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Seeking Renewable Energy Partners

By Audrey Newman, Community Reporter

Maui Electric is opening up the island’s energy grid to solar and small wind projects in a competitive bid process that will be available to independent power producers as well as community groups.

“This is the next step in bringing more renewable energy to Molokai,” said Mahina Martin, government and community relations manager at Maui Electric (MECO), as she welcomed about 30 residents to a community meeting on Molokai 100 Percent Renewable Energy last Thursday evening at the Mitchell Pauole Center.

In MECO’s competitive Request for Proposals (RFP) process, one or two projects will be selected. The RFP is based on Molokai community input at previous meetings including requirements for community engagement, no energy export, sea level rise and other concerns, according to MECO officials.

“Molokai will reach 90 percent renewable electricity with this RFP and will reach 100 percent on some days,” explained Ellen Nashiwa, MECO director of customer solutions and planning division. “We will still have room for more roof-top solar and other community projects.”

All projects must include at least four hours of battery to “time-shift” energy to peak evening hours, when it is most needed. MECO’s Pala’au diesel generators will still be on-line as back-up and for cloudy days.

Community members provided input on potential sites using a map of high photovoltaic (PV) and high wind resources, and asked questions about the definition of small wind and other factors that will be addressed in the final RFP. Comments included the need to avoid sensitive lands and potential impact on the ʻopeʻapeʻa or Hawaiian hoary bats. The project will cover roughly 15 to 20 acres, smaller than the Molokai High and Middle School campus. MECO is offering a no-cost site adjacent to the existing Palaʻau generation plant, which can potentially lower cost and facilitate transmission to the grid.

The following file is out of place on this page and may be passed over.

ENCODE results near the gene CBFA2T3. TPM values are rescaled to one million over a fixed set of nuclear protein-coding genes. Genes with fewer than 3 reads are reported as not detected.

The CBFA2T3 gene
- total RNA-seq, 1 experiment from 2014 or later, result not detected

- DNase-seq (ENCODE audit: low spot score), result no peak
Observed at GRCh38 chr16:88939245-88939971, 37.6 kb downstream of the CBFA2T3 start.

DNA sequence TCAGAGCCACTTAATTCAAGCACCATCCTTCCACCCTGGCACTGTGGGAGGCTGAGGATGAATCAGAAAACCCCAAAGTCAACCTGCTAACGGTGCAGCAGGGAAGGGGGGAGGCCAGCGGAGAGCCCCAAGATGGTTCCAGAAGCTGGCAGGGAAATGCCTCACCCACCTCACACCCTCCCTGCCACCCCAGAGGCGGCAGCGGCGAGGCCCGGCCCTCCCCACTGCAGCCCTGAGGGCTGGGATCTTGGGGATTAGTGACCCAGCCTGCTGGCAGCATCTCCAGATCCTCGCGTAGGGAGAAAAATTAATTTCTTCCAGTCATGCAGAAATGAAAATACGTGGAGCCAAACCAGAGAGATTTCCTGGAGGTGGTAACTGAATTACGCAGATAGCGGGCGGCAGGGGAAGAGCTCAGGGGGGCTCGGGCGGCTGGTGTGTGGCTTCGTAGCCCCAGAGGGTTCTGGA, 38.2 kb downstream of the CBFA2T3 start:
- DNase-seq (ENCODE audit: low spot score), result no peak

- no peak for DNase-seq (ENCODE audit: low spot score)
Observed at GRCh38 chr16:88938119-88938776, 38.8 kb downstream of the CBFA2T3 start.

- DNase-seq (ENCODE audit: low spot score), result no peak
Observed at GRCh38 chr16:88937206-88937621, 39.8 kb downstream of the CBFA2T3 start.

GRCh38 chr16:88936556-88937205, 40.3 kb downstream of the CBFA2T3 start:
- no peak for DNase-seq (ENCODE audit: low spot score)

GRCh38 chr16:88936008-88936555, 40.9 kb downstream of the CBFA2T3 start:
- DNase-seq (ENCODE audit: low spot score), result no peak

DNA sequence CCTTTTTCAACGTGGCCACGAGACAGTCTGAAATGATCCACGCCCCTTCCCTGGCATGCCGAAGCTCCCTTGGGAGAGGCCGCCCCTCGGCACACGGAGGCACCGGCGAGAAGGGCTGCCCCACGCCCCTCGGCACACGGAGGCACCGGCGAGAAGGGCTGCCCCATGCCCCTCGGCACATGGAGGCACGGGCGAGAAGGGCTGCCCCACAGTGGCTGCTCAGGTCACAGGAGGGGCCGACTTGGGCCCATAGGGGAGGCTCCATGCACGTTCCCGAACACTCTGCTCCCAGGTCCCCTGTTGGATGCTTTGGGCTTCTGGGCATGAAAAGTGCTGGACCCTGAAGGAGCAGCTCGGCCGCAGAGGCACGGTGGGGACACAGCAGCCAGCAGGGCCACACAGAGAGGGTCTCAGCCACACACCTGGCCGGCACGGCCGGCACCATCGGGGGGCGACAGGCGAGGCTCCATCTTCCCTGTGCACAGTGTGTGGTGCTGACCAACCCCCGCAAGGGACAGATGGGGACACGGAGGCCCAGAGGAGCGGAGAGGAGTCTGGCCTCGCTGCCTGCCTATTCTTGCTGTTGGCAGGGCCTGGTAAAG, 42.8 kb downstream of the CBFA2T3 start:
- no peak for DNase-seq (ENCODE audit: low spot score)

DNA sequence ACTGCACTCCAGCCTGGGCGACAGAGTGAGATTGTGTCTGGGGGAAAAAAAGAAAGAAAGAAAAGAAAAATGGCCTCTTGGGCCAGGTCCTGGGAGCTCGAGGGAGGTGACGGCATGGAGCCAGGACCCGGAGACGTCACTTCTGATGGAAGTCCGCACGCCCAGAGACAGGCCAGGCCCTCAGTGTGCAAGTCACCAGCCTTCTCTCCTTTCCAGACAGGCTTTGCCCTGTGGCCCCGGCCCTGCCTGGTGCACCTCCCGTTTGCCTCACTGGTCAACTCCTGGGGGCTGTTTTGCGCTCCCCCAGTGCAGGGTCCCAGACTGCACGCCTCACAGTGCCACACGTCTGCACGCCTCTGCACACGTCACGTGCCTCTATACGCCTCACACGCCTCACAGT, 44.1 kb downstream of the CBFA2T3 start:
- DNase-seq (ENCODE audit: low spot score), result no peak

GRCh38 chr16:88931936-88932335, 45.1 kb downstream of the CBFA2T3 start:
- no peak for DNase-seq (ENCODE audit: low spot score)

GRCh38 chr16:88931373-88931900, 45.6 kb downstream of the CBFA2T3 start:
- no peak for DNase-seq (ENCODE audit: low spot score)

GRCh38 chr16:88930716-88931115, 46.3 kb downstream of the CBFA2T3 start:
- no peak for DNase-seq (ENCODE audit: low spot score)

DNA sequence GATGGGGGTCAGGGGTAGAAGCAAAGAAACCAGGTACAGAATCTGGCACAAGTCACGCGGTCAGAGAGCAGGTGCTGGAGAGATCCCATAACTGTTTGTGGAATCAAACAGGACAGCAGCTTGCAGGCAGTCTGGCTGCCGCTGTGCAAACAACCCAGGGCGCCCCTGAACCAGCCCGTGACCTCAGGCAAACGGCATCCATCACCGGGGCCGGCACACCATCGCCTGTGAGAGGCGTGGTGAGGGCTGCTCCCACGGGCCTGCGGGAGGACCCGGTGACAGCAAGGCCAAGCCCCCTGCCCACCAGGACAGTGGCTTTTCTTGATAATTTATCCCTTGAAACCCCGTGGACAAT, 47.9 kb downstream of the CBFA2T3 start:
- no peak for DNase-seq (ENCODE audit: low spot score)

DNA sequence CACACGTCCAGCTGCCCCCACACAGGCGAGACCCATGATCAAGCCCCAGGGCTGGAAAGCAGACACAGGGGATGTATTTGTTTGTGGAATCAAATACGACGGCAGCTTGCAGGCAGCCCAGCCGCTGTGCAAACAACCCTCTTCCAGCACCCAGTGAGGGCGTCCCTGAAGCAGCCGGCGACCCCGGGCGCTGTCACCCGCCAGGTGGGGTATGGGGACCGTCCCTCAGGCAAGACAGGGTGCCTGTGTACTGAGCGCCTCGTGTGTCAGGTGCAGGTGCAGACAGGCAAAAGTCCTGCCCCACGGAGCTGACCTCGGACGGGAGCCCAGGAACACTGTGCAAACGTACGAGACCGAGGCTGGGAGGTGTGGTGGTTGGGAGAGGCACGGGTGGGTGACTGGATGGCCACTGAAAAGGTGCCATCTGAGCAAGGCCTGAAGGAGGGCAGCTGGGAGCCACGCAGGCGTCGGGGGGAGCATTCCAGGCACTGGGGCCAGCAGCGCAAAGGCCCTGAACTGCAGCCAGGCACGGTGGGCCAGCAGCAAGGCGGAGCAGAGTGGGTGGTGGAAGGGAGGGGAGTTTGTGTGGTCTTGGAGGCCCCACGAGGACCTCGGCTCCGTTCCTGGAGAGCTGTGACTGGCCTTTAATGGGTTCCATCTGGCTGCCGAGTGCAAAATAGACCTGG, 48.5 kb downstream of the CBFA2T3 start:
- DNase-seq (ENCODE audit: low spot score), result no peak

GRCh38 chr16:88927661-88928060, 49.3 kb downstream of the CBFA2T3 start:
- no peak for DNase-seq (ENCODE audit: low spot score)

Rebecca Dayhuff Matsushima, director of renewable acquisition at Hawaiian Electric Company explained the complex RFP process. It is open to any group that can meet the utility’s strict requirements, which include “non-price criteria” such as a community plan, compliance with all laws and permits, experience and financial strength. A community group could partner with an experienced energy project developer and submit an RFP. The chosen developer will construct, own and operate the facility under a Power Purchase Agreement (PPA) with MECO for 20 to 25 years and is responsible for removing all equipment at the end of the contract.

Greg Kresge, MECO manager of renewable energy projects, also updated attendees on other renewable energy progress, including seven Molokai mechanics attending the first class on basic electric vehicle maintenance, which started on July 1 at Maui Community College. The Half Moon Venture solar project, which involves 37 acres of solar panels that would supply about 40 percent of the island’s electricity, is proceeding despite some hiccups and expected to be online in 2020.

Before opening up the RFP process, Maui Electric will submit their draft RFP to the Public Utilities Commission for approval in August, the final RFP will go to the public for bids in November. Proposals will be ranked by technologies on both price and non-price criteria, and the best projects will advance to more detailed evaluation on the total costs and benefits, according to Maui Electric officials. The developer(s) will be selected in 2020, and the new renewable power source could be in service as early 2023. Additional community input is welcome now and throughout the process. For more information, go to mauielectric.com/molokaicompetitivebidding.


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